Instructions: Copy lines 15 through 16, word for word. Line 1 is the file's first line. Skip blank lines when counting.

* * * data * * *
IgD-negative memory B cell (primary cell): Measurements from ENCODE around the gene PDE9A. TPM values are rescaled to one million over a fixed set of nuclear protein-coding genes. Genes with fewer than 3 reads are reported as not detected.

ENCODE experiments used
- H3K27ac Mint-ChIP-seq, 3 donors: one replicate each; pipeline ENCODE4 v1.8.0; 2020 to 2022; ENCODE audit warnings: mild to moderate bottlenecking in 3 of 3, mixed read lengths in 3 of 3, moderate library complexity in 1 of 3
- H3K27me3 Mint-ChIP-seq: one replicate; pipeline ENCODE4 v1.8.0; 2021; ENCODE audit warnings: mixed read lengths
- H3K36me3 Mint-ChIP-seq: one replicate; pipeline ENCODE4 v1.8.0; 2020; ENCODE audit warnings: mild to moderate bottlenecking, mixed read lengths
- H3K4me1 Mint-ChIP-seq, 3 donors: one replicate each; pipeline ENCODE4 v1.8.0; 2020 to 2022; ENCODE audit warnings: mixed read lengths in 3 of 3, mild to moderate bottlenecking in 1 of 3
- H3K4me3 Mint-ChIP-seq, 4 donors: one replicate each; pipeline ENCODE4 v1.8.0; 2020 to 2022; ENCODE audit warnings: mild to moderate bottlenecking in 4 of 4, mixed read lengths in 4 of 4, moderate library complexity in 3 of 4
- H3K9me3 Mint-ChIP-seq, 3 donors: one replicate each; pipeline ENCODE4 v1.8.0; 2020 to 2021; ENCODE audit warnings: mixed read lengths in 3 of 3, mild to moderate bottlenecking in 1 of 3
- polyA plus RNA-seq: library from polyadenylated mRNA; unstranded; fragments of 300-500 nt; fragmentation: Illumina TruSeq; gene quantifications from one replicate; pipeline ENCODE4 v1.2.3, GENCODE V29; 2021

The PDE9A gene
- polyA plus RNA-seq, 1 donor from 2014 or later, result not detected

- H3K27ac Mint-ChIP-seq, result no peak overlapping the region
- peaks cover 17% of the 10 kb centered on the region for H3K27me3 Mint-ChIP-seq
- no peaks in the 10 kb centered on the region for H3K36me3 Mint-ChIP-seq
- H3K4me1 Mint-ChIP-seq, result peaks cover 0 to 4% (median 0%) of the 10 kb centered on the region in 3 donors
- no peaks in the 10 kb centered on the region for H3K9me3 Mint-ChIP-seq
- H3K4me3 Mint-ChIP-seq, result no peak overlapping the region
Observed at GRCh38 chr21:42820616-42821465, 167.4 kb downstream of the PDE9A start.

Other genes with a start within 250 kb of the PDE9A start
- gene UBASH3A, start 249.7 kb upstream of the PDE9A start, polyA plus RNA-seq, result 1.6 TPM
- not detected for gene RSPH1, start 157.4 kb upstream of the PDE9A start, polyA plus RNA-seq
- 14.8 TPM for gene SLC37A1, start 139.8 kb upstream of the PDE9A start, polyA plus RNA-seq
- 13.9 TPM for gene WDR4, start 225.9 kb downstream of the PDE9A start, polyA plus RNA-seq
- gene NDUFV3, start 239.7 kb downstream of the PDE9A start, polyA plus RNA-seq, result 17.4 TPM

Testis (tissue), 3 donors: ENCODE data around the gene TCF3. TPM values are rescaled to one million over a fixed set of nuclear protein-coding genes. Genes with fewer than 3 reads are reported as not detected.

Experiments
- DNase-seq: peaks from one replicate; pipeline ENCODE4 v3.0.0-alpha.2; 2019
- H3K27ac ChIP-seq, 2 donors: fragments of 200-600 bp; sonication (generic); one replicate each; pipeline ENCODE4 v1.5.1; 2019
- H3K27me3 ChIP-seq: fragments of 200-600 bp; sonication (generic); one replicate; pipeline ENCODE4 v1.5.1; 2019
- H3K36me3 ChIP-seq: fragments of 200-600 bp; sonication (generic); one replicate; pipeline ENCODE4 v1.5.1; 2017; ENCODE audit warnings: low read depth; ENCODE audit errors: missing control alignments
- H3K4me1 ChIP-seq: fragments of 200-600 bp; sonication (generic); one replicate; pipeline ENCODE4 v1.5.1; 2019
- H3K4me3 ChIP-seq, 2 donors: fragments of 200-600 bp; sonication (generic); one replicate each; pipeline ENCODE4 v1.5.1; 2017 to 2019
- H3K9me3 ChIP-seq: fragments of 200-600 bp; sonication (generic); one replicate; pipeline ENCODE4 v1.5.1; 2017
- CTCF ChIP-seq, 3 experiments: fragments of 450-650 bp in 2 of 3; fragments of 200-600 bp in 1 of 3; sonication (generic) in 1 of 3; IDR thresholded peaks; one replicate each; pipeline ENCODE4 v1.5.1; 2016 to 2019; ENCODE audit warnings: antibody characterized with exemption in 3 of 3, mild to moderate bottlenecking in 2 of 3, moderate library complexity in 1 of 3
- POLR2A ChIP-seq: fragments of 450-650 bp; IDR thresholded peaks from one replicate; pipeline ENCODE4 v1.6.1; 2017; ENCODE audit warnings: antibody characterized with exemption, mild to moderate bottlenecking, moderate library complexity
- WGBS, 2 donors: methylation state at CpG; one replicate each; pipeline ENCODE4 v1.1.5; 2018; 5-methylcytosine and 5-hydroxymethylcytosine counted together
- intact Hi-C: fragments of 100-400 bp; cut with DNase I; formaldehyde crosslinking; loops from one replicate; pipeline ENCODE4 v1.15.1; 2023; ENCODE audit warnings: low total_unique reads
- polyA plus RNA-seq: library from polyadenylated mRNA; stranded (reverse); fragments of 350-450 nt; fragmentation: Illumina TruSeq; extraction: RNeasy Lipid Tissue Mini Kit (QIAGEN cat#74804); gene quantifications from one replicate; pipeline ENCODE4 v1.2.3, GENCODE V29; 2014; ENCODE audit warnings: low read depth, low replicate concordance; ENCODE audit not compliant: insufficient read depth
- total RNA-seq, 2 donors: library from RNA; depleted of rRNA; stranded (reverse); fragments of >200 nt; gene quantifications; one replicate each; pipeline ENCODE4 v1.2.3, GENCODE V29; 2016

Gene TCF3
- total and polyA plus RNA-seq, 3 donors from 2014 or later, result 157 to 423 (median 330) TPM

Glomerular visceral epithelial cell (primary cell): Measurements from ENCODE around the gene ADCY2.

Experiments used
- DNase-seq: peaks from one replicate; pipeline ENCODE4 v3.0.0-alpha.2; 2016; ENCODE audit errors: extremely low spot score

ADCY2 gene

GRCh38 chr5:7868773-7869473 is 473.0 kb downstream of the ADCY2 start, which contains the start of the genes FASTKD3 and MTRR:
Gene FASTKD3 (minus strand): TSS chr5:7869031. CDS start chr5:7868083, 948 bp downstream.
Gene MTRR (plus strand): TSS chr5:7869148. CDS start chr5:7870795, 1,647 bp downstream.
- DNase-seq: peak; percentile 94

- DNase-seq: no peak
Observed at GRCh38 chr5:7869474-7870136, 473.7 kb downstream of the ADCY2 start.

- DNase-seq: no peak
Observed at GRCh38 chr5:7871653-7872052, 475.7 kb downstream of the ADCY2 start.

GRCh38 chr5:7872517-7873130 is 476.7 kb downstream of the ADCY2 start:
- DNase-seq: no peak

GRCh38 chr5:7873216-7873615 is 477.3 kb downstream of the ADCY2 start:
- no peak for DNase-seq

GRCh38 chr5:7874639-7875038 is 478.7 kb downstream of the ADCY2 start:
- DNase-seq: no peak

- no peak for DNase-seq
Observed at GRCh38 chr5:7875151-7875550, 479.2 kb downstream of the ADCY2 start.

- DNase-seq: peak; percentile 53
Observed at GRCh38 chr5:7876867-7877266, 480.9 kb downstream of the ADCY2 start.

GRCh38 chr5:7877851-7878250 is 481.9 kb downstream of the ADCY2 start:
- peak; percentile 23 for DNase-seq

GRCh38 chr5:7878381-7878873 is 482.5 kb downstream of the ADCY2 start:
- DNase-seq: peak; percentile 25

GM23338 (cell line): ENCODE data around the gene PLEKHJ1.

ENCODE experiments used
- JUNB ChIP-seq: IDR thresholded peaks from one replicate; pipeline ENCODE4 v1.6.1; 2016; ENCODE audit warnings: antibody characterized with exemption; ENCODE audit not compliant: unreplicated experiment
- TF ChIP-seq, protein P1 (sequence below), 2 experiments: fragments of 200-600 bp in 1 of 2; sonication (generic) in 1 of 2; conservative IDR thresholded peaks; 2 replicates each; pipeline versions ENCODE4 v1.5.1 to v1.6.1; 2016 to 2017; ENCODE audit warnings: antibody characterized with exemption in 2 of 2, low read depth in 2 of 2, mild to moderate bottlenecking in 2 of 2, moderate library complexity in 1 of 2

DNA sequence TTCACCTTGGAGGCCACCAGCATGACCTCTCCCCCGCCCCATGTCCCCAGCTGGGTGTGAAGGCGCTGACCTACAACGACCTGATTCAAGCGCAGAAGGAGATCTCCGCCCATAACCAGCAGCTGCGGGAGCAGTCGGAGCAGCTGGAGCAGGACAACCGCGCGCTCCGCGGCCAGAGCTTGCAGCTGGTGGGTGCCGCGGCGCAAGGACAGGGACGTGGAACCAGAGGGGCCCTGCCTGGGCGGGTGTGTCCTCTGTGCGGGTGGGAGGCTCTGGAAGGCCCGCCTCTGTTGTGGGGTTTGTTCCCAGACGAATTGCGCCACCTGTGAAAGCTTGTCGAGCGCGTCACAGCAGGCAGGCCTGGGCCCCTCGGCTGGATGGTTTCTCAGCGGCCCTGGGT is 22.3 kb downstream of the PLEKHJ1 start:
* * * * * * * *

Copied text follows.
- H3K4me1 Mint-ChIP-seq, result peaks cover 0 to 4% (median 0%) of the 10 kb centered on the region in 3 donors
- no peaks in the 10 kb centered on the region for H3K9me3 Mint-ChIP-seq